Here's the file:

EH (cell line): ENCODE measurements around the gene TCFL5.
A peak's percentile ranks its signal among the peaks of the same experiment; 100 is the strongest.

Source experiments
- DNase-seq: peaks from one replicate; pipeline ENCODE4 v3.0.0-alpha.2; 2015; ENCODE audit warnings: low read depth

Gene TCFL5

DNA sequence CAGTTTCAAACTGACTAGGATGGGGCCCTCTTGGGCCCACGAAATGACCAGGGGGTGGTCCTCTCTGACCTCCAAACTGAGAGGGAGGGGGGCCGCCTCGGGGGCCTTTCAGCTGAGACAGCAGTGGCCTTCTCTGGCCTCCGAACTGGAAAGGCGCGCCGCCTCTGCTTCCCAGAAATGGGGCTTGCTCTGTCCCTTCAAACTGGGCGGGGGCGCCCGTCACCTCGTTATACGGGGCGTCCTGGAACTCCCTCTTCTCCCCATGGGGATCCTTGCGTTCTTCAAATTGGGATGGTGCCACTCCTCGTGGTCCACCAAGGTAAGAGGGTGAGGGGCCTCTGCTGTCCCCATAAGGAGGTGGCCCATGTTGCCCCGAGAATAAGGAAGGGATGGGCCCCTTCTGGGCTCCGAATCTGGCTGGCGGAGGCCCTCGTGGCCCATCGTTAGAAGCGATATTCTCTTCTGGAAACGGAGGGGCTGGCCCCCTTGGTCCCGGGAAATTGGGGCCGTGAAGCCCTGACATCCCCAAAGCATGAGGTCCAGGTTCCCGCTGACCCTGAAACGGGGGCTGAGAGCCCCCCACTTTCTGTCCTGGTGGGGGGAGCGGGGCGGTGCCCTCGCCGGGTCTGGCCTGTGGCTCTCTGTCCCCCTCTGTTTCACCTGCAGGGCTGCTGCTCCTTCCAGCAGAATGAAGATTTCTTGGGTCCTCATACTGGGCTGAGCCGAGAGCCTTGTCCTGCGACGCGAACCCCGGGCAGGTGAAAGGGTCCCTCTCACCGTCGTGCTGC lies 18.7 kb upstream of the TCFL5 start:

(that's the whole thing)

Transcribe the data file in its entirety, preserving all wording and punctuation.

EH (cell line): ENCODE measurements around the gene TCFL5.
A peak's percentile ranks its signal among the peaks of the same experiment; 100 is the strongest.

Source experiments
- DNase-seq: peaks from one replicate; pipeline ENCODE4 v3.0.0-alpha.2; 2015; ENCODE audit warnings: low read depth

Gene TCFL5

DNA sequence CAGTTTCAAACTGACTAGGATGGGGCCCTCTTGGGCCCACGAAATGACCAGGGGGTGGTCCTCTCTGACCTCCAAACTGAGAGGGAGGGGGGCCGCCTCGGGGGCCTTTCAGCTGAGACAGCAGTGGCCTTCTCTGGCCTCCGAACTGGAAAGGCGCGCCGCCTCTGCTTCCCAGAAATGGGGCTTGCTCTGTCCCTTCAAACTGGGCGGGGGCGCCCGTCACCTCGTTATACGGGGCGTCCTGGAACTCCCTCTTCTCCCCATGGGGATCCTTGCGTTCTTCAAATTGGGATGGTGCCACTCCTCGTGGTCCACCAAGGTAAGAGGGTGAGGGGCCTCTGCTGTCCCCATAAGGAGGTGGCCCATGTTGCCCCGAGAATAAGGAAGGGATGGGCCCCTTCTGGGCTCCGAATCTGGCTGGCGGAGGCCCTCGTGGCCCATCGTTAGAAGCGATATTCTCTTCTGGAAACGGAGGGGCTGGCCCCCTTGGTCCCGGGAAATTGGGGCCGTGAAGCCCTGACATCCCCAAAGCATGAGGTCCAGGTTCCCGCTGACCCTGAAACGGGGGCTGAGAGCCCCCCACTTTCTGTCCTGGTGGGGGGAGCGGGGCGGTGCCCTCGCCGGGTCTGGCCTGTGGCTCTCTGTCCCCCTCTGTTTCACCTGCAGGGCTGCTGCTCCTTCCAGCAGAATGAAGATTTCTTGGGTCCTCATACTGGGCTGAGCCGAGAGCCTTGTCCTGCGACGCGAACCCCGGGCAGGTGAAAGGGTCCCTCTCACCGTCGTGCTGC lies 18.7 kb upstream of the TCFL5 start: